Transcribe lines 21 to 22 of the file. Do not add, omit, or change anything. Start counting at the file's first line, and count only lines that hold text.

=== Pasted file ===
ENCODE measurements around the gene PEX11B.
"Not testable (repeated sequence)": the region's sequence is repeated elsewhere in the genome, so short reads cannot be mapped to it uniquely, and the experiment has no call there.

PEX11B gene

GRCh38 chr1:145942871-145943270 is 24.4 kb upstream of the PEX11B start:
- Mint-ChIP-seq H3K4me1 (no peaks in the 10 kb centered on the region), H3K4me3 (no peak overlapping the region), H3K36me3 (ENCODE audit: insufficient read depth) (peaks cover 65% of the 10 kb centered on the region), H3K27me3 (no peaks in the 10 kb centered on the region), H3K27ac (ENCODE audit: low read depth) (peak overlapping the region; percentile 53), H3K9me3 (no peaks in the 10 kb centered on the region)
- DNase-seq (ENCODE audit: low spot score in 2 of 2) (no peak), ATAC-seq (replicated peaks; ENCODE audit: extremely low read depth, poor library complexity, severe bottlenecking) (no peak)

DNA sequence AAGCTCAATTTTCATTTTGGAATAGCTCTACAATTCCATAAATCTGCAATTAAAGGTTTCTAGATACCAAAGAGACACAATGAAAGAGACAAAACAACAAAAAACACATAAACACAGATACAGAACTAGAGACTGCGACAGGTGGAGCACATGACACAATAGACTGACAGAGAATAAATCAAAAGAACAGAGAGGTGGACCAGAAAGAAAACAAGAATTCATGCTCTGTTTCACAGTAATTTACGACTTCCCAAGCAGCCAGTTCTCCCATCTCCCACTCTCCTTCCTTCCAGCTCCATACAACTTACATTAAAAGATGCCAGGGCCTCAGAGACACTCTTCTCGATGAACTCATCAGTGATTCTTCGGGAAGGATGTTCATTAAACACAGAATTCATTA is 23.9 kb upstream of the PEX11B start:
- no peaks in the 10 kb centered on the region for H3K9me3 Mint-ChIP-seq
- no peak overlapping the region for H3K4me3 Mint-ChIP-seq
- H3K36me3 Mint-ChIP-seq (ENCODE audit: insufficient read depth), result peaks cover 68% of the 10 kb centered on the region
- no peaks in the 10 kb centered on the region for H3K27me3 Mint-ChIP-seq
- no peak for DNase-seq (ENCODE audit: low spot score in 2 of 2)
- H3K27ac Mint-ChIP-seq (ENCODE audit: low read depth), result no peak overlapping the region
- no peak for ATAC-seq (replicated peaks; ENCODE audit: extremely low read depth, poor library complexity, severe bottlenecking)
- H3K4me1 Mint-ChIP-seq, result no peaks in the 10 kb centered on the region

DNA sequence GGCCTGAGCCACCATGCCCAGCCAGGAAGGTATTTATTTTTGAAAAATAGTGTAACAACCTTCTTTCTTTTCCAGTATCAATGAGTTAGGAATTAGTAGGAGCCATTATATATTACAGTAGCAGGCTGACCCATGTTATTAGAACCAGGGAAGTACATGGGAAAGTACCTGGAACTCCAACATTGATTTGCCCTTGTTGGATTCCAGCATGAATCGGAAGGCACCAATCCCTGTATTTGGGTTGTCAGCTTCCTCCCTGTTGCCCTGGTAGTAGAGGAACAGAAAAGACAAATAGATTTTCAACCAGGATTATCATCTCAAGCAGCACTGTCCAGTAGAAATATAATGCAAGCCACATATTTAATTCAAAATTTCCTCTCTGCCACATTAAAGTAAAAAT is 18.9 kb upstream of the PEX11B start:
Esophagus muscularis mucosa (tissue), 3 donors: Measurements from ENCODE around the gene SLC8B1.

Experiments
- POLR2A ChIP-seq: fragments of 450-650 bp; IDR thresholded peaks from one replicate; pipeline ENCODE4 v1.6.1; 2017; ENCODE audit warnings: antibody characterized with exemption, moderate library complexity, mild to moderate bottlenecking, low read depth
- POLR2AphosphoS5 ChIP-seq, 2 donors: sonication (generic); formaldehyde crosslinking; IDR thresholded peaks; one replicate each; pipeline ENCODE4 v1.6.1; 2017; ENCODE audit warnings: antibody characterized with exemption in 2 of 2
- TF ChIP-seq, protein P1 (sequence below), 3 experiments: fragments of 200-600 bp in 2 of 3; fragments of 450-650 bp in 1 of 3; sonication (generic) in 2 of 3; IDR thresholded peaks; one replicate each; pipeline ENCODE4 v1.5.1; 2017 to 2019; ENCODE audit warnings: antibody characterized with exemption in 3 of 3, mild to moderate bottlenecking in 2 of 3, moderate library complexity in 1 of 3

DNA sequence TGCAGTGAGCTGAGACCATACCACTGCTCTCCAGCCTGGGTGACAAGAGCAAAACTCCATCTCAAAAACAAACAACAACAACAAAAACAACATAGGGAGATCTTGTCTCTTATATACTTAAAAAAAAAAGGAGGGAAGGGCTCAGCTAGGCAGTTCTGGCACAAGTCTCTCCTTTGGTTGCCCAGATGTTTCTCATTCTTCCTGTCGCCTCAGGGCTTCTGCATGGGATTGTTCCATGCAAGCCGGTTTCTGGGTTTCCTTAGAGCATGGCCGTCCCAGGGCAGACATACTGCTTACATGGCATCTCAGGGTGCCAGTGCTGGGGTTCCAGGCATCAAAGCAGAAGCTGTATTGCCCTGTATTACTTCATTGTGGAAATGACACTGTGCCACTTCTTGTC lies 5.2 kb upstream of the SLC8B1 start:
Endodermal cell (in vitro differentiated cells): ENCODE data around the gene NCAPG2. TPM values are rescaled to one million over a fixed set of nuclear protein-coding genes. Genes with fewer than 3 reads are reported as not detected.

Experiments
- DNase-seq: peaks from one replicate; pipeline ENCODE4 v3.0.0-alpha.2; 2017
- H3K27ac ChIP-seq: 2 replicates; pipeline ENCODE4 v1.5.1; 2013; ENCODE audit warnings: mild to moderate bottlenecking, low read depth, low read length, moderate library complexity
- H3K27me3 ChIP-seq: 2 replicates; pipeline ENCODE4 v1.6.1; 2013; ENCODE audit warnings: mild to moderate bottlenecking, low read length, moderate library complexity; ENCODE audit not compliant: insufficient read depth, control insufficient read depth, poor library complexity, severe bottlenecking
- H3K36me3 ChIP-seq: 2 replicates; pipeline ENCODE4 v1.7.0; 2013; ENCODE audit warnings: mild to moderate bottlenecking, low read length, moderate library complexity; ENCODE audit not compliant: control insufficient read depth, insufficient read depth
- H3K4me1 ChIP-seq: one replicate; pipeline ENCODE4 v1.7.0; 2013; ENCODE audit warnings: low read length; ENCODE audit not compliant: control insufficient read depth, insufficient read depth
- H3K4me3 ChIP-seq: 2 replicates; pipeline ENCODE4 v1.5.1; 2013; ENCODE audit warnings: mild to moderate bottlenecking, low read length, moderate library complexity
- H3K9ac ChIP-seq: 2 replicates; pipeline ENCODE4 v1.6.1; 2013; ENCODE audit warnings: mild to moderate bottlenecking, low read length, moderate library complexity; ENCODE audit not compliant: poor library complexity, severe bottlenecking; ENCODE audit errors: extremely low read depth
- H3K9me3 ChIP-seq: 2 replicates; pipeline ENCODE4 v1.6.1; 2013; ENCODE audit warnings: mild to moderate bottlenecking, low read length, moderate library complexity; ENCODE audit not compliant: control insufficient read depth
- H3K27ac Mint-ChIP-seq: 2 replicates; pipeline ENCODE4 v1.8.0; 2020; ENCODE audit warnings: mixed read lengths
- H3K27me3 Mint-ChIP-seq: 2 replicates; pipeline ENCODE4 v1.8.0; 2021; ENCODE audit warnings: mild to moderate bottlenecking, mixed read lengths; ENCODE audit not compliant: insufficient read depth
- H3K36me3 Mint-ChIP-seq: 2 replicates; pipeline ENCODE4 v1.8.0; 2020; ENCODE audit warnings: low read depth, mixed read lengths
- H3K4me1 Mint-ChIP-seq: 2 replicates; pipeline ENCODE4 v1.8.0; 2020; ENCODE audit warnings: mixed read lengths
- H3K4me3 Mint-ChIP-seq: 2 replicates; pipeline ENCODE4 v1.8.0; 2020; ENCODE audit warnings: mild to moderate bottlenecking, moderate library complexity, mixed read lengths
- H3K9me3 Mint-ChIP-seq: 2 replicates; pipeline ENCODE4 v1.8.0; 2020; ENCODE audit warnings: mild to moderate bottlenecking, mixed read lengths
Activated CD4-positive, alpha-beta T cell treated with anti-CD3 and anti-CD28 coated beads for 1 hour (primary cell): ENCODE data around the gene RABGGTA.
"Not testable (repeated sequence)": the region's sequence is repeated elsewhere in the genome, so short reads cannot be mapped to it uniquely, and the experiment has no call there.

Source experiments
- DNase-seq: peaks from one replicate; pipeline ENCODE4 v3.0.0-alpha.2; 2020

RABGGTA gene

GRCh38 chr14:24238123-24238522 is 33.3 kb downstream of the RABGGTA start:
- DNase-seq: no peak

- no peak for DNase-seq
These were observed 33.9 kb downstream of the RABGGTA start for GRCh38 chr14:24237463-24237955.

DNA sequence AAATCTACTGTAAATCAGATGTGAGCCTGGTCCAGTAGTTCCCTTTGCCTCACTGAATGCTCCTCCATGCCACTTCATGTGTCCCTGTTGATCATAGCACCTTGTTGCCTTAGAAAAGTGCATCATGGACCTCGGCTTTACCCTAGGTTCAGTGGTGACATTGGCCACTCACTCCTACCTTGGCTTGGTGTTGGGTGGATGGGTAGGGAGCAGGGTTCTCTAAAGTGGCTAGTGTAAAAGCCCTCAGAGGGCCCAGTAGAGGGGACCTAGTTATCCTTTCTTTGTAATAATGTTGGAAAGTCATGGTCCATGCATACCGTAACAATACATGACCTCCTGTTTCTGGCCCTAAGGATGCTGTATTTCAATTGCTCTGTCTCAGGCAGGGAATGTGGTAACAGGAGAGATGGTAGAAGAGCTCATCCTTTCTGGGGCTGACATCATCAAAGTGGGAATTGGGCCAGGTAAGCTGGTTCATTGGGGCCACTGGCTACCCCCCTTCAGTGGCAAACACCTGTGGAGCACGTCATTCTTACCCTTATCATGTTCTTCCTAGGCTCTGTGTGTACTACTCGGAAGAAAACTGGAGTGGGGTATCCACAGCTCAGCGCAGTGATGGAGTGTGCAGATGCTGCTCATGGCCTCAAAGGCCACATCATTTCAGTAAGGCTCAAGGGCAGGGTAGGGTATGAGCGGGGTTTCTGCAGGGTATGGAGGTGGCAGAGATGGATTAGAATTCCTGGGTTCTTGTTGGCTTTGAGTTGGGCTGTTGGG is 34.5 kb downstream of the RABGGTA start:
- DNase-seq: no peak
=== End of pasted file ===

- TF ChIP-seq, protein P1 (sequence below), 3 experiments: fragments of 200-600 bp in 2 of 3; fragments of 450-650 bp in 1 of 3; sonication (generic) in 2 of 3; IDR thresholded peaks; one replicate each; pipeline ENCODE4 v1.5.1; 2017 to 2019; ENCODE audit warnings: antibody characterized with exemption in 3 of 3, mild to moderate bottlenecking in 2 of 3, moderate library complexity in 1 of 3

DNA sequence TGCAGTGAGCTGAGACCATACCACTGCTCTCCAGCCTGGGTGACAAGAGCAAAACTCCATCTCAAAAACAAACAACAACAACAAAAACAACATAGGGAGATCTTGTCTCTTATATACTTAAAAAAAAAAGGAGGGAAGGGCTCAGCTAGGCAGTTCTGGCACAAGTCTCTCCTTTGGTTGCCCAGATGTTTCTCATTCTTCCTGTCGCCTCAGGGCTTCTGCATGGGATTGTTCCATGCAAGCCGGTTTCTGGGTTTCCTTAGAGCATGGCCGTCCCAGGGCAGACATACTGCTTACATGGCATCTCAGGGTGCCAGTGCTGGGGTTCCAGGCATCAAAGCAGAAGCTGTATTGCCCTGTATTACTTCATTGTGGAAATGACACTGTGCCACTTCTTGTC lies 5.2 kb upstream of the SLC8B1 start: